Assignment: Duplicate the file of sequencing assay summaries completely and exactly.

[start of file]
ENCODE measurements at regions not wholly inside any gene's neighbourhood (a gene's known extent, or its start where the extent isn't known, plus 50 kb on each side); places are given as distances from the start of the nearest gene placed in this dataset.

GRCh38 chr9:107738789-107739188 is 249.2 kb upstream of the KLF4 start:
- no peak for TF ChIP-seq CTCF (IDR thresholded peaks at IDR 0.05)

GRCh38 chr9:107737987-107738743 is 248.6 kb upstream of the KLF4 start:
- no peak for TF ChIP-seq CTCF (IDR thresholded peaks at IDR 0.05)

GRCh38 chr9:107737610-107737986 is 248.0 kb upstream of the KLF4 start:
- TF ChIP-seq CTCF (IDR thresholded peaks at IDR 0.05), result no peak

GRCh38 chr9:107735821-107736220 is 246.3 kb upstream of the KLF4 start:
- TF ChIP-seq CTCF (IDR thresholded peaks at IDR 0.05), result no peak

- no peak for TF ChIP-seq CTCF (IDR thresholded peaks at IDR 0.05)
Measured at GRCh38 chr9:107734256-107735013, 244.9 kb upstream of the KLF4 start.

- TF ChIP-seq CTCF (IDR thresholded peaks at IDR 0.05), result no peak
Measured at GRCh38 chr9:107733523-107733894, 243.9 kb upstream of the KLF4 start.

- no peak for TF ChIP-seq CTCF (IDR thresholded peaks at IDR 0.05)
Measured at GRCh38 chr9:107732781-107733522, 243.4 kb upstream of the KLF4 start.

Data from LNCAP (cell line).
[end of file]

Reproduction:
ENCODE measurements at regions not wholly inside any gene's neighbourhood (a gene's known extent, or its start where the extent isn't known, plus 50 kb on each side); places are given as distances from the start of the nearest gene placed in this dataset.

GRCh38 chr9:107738789-107739188 is 249.2 kb upstream of the KLF4 start:
- no peak for TF ChIP-seq CTCF (IDR thresholded peaks at IDR 0.05)

GRCh38 chr9:107737987-107738743 is 248.6 kb upstream of the KLF4 start:
- no peak for TF ChIP-seq CTCF (IDR thresholded peaks at IDR 0.05)

GRCh38 chr9:107737610-107737986 is 248.0 kb upstream of the KLF4 start:
- TF ChIP-seq CTCF (IDR thresholded peaks at IDR 0.05), result no peak

GRCh38 chr9:107735821-107736220 is 246.3 kb upstream of the KLF4 start:
- TF ChIP-seq CTCF (IDR thresholded peaks at IDR 0.05), result no peak

- no peak for TF ChIP-seq CTCF (IDR thresholded peaks at IDR 0.05)
Measured at GRCh38 chr9:107734256-107735013, 244.9 kb upstream of the KLF4 start.

- TF ChIP-seq CTCF (IDR thresholded peaks at IDR 0.05), result no peak
Measured at GRCh38 chr9:107733523-107733894, 243.9 kb upstream of the KLF4 start.

- no peak for TF ChIP-seq CTCF (IDR thresholded peaks at IDR 0.05)
Measured at GRCh38 chr9:107732781-107733522, 243.4 kb upstream of the KLF4 start.

Data from LNCAP (cell line).